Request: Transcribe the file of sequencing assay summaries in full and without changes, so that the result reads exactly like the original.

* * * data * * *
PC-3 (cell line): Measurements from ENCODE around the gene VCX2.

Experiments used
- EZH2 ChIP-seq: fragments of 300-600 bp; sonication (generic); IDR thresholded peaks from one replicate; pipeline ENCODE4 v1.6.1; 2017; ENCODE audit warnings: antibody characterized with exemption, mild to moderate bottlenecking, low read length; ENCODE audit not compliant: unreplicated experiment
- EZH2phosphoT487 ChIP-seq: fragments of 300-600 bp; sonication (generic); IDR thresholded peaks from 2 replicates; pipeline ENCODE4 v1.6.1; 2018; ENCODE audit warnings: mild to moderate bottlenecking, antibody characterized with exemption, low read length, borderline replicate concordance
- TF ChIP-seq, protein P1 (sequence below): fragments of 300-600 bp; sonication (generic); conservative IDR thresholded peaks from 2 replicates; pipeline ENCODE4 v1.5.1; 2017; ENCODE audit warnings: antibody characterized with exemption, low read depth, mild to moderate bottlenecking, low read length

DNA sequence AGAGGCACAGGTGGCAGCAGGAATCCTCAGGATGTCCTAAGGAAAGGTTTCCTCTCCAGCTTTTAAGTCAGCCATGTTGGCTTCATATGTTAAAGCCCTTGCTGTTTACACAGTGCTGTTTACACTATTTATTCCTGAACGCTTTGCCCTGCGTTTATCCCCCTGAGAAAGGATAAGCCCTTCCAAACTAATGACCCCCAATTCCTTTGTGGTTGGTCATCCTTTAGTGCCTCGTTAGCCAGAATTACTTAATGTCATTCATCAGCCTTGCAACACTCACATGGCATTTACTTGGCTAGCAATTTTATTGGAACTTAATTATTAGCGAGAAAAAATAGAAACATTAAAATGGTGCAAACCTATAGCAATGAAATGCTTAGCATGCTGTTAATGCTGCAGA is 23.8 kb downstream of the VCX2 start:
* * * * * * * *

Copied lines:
PC-3 (cell line): Measurements from ENCODE around the gene VCX2.

Experiments used
- EZH2 ChIP-seq: fragments of 300-600 bp; sonication (generic); IDR thresholded peaks from one replicate; pipeline ENCODE4 v1.6.1; 2017; ENCODE audit warnings: antibody characterized with exemption, mild to moderate bottlenecking, low read length; ENCODE audit not compliant: unreplicated experiment
- EZH2phosphoT487 ChIP-seq: fragments of 300-600 bp; sonication (generic); IDR thresholded peaks from 2 replicates; pipeline ENCODE4 v1.6.1; 2018; ENCODE audit warnings: mild to moderate bottlenecking, antibody characterized with exemption, low read length, borderline replicate concordance
- TF ChIP-seq, protein P1 (sequence below): fragments of 300-600 bp; sonication (generic); conservative IDR thresholded peaks from 2 replicates; pipeline ENCODE4 v1.5.1; 2017; ENCODE audit warnings: antibody characterized with exemption, low read depth, mild to moderate bottlenecking, low read length

DNA sequence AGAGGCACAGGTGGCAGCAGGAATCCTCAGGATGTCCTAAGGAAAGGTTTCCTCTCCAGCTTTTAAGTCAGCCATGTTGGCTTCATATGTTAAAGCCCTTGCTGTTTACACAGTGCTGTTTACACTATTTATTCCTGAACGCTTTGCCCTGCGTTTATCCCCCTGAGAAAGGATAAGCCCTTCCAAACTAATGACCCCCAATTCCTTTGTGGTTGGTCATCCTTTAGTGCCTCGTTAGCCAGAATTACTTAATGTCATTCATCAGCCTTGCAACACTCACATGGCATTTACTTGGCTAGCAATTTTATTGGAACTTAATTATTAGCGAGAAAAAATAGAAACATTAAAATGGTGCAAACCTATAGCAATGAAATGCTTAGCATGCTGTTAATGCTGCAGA is 23.8 kb downstream of the VCX2 start: